Along the way, she became one of the earliest teachers in the renowned Yamaha children’s music program and was recognized in the local press for her contributions to the children of Saskatoon. She also taught piano to many private students to assist her through university. Janice loved teaching and began teaching English as a lecturer at the University of Alberta, later moving to Red Deer College. When that program ended she moved to Calgary and resumed a relationship with her future husband, Phil, a relationship that had begun over many conversations and debates at the University of Alberta’s student pub. They were married on August 14, 1987. She accepted a role accompanying the Mount Royal Children’s choir, under the leadership of Karol Dabbs, who, with her late husband Don, became close friends.
Later Janice accompanied one more Mount Royal choir, led by Elaine Quilichini, another accomplished musician. For several years, Janice and Phil enjoyed the company of the many fine musicians at Mount Royal’s choir events and associated social activities. This phase of Janice’s life journey wound down when she became involved with the Opportunity 45 Society where she dedicated herself to helping older adults in the work force find fulfilling and rewarding employment. She was the inspiration for the well-regarded Plus Program that was designed specifically to address the issues faced by older adults who find themselves unemployed. During one assessment of this program, that tracked 100 clients, 97 job placements were recorded. She was invited to serve on the national task force of One Voice The Canadian Seniors Network, which required some travel to Ottawa and Toronto, travel she accepted reluctantly, thus proving her dedication to the cause.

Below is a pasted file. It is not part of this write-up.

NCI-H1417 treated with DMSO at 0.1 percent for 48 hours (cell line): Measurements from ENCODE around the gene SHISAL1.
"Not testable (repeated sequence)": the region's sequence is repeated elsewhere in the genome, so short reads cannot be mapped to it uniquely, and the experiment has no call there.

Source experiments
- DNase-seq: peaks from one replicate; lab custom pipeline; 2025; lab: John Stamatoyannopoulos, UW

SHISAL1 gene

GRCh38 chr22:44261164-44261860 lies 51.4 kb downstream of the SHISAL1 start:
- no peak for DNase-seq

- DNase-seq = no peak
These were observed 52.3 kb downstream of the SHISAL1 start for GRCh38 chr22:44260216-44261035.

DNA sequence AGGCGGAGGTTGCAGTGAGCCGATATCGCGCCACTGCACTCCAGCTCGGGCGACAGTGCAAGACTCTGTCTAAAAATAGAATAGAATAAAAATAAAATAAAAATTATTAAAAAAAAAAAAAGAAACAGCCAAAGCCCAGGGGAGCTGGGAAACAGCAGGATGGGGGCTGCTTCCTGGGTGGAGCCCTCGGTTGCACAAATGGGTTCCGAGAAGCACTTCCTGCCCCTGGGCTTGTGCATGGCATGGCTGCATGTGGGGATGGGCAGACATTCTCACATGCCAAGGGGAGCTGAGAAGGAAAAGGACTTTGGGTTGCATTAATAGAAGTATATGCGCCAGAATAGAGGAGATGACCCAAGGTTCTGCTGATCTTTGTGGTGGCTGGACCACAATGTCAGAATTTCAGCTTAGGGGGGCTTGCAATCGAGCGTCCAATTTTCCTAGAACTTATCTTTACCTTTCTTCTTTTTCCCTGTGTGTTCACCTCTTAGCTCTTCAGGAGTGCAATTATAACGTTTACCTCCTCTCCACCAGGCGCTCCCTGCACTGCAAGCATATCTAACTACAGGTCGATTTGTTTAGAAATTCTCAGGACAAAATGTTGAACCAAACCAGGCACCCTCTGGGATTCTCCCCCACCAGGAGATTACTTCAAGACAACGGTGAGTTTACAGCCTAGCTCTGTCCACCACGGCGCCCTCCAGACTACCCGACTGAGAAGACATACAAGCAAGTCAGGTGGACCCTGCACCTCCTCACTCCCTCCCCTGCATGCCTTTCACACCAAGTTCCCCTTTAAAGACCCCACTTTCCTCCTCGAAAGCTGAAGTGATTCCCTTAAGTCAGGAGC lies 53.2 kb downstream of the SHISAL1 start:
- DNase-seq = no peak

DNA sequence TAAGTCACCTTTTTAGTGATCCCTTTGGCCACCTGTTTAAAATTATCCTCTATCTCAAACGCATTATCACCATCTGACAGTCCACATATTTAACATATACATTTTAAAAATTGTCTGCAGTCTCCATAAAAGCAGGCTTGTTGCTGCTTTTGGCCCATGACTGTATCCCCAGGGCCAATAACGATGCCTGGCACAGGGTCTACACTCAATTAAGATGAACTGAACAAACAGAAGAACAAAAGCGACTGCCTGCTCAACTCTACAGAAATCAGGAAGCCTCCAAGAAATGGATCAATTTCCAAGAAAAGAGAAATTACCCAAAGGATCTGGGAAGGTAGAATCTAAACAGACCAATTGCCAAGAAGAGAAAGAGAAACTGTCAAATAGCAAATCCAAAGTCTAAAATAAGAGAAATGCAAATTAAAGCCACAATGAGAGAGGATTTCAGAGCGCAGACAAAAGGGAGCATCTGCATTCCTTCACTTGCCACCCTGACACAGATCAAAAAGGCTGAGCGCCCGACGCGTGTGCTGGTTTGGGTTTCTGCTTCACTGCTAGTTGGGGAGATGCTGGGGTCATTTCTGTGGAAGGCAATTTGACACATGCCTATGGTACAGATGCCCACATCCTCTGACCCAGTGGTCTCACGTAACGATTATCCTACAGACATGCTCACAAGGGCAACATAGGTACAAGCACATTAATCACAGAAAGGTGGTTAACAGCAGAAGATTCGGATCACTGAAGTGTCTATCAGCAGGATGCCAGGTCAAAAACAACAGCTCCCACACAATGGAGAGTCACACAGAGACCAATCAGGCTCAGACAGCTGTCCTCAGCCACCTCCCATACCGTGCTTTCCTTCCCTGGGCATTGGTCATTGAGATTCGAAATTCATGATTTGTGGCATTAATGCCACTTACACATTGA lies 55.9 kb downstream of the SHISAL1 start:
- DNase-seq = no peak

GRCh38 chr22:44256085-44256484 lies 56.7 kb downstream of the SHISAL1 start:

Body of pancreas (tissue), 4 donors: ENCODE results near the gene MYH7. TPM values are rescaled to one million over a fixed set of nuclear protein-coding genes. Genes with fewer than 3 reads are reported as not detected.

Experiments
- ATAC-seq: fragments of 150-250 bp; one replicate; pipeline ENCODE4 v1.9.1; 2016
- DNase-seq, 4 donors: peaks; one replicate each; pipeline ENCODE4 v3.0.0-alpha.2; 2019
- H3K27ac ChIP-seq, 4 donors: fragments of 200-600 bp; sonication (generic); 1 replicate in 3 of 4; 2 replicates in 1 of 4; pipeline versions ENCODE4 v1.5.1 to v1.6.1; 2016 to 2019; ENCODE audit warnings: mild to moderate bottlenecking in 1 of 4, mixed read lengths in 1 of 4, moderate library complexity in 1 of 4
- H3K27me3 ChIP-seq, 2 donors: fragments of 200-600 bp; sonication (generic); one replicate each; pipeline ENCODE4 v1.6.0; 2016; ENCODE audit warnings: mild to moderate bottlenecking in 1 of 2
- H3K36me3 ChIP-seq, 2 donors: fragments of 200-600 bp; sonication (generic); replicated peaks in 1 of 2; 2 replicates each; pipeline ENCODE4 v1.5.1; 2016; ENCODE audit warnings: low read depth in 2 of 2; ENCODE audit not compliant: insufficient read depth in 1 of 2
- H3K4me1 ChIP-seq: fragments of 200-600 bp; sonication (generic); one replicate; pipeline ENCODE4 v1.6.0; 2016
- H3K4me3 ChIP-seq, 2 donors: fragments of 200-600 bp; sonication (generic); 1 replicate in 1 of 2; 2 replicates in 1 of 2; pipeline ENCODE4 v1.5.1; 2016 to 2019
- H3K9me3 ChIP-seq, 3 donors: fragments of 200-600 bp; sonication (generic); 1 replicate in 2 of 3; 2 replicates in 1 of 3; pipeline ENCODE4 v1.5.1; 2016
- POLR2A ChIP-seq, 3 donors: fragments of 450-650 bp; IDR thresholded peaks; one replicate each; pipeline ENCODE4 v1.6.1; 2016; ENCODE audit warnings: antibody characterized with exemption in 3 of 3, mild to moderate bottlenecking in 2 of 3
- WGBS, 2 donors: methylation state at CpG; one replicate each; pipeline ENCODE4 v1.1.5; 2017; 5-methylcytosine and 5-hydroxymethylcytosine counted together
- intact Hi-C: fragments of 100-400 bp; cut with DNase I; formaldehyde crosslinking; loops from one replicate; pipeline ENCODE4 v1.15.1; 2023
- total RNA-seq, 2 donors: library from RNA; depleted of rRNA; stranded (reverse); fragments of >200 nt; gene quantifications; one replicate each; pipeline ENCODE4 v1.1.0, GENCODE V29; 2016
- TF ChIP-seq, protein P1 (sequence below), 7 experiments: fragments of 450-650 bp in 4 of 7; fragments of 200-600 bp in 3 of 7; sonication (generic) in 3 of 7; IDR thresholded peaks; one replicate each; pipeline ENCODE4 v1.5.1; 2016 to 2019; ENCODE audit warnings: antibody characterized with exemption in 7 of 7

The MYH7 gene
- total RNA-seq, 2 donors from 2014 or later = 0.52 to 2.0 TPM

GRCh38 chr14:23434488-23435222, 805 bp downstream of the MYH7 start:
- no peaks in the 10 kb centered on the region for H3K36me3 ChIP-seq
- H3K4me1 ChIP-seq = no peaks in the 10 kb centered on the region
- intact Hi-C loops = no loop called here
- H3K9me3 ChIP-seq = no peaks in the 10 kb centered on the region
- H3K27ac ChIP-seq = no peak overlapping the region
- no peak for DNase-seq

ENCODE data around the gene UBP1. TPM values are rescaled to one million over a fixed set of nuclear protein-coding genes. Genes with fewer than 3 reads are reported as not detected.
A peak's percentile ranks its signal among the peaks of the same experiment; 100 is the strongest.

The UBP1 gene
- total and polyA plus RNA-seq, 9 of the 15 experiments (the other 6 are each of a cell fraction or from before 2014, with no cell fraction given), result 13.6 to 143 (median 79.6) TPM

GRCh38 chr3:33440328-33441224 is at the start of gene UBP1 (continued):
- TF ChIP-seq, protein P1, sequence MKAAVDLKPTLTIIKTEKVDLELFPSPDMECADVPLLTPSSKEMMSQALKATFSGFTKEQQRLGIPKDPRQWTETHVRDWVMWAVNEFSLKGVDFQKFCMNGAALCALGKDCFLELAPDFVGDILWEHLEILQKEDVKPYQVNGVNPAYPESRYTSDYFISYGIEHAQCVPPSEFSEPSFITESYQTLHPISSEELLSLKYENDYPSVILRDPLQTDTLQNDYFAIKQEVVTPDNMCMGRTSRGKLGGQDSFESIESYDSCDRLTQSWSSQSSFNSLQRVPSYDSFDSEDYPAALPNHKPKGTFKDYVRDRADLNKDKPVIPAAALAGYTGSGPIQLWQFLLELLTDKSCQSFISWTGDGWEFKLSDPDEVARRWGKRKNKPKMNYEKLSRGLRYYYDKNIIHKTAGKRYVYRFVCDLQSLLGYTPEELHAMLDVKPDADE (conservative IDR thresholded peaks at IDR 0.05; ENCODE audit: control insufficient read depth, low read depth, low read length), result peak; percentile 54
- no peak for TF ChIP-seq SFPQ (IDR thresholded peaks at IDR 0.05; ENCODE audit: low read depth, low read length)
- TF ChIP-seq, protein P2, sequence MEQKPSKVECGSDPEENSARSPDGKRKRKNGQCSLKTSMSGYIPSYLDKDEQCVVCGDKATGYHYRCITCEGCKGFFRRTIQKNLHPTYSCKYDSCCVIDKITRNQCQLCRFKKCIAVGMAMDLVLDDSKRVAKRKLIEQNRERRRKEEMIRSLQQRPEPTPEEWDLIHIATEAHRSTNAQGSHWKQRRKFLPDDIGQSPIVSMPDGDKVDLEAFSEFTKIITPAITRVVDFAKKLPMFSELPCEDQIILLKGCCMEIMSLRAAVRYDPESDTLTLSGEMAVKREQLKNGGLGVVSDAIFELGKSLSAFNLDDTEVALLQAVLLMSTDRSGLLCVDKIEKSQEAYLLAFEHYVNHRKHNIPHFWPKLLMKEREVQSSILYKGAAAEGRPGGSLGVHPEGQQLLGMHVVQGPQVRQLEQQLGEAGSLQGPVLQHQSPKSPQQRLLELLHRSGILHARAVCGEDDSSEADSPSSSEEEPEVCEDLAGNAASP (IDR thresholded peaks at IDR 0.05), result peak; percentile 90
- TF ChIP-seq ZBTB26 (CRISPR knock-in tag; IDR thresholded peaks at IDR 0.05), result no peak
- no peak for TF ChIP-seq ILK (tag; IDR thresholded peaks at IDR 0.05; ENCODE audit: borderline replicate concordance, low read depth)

She continued to promote the value of mature citizens in the work force, even after her retirement. Janice was an independent thinker with a unique view of the world around her. She was a highly committed teacher and brought her deep understanding of English literature to all aspects of her life. She had an intuitive understanding of design that allowed her to decorate her surroundings (and herself) in an uncomplicated manner always reflecting her preference for understated elegance. Janice’s life ended too soon, and her family and friends grieve for her while taking solace from the fact that she lived a life that achieved much and contributed much.
The family would like to express sincere, heartfelt thanks, to the members of the medical community in Calgary, including the EMT professionals, staff at the Foothills Medical Centre, particularly those in Units 62 and 47, who looked after Janice, the staff at the Wentworth clinic, and to the Carewest Sarcee Hospice and staff who saw her through her final days. A celebration of Janice’s life will be held at RockPointe Church, Bowridge 12 Bowridge Drive NW, Calgary, on Thursday, September 10, 2015 at 2:00 p.m. Casual Dress acceptable. Memorial contributions may be made in Janice’s memory directly to the Canadian Cancer Society, by mail to 325 Manning Rd NE #200, Calgary, AB T2E 2P5 or online at http://www.cancer.ca. Condolences may be forwarded to the family by visiting www.edenbrookcemetery.ca. Arrangements entrusted to EDEN BROOK FUNERAL HOME AND RECEPTION CENTRE.